Impact of Stress on GERD
Stress can cause many changes in the body. It can inhibit weight loss by causing the release of a hormone called cortisol, but can also cause Gastroesophageal Reflux Disease (GERD), more commonly known as heartburn. The type and level of stress can result in short term acute conditions or more prolonged episodes. Yet along with the level of stress, the type of personality can also have a bearing on how stress affects the body.
Heartburn is most commonly associated with weakening of the lower esophageal sphincter that restricts stomach acids to the stomach, as well as disorders of the esophagus that may interrupt peristalsis which is the muscular motion that propels food down into the stomach.
Recent studies have attempted to define the correlation between stress and Gastroesophageal Reflux Disease (GERD). While past studies have determined that extensive and long term stressors are directly attributable to Gastroesophageal Reflux Disease (GERD), other studies have determined that controversial topics under discussion may also have a correlation to an abnormal effect on the mechanism of the esophagus.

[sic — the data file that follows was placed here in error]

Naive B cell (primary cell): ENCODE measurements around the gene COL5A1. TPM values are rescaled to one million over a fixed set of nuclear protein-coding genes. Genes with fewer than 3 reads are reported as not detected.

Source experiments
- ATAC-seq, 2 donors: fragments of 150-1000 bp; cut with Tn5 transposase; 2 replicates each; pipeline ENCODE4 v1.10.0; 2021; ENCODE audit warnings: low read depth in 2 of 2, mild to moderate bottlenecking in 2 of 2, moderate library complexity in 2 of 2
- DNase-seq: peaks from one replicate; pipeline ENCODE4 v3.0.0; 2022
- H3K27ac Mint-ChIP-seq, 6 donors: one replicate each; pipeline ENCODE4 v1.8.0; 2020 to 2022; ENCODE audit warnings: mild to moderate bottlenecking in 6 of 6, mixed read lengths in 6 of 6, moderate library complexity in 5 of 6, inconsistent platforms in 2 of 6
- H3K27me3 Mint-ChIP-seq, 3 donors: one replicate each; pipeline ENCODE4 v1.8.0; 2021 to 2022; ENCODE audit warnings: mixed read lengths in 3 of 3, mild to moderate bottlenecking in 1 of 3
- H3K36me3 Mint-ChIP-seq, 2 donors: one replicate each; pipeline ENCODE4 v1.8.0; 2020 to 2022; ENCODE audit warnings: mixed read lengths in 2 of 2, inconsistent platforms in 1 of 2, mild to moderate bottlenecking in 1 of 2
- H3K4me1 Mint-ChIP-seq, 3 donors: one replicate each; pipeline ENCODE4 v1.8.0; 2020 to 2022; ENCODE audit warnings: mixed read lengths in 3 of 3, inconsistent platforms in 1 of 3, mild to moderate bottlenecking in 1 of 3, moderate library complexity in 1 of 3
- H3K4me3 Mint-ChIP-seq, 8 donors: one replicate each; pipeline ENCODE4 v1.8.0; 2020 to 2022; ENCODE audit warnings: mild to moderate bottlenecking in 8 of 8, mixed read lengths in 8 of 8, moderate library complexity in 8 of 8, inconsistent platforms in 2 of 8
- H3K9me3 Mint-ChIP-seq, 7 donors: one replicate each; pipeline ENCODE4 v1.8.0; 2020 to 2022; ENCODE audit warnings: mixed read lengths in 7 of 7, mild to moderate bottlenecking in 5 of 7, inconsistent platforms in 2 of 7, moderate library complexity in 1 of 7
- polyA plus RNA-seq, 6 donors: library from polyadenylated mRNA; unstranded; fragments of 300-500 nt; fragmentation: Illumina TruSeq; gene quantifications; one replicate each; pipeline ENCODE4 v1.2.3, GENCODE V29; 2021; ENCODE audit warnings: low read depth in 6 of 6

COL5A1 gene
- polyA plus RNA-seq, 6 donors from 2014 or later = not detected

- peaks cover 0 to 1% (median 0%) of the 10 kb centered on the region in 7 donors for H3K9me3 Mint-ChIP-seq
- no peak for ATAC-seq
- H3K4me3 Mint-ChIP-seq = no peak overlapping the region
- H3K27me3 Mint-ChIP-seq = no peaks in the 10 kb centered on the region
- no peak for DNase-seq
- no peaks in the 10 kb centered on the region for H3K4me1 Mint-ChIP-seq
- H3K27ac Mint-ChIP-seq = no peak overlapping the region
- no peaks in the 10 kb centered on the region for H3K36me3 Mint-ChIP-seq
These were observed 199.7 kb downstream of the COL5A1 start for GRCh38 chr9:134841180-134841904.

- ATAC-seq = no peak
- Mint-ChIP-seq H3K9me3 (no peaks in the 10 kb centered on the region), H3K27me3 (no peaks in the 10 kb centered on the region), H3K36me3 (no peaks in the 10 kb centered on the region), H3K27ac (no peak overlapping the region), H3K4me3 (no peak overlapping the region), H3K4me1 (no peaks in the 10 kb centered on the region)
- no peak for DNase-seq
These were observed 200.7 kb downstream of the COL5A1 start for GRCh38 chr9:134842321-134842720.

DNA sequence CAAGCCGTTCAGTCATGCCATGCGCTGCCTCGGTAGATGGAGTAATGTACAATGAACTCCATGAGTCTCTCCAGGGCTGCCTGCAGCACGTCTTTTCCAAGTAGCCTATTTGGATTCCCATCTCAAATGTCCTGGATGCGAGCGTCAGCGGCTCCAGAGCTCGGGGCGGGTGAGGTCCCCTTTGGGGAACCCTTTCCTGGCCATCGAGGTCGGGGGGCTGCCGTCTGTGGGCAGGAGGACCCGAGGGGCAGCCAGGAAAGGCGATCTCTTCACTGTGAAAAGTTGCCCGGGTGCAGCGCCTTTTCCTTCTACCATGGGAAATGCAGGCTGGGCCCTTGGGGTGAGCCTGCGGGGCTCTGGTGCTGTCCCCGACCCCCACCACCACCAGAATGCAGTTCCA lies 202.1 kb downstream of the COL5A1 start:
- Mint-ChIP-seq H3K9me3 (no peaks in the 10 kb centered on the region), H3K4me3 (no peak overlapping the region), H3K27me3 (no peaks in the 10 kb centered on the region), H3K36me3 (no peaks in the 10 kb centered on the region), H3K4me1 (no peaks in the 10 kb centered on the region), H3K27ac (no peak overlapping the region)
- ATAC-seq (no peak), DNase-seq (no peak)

Certain reactive personality types were associated with a higher level of stomach acid output when confronted with stressors such as problem solving as compared to other less reactive personalities. While these studies have set out to determine the correlation between stress and Gastroesophageal Reflux Disease (GERD), researchers have also noted that the presence of stress in reactive individuals may produce complaints of heartburn symptoms while not actually raising the level of gastric acid exposure in the esophagus.
Further studies have indicated that continual or sustained stress had the highest direct correlation to symptoms of Gastroesophageal Reflux Disease (GERD) symptoms. Studies have shown that patients suffering from such mental stressors as Post Traumatic Stress Disorder, depression or anxiety were ten to twenty percent more likely to suffer from Gastroesophageal Reflux Disease (GERD) as those with the mental stress disorder.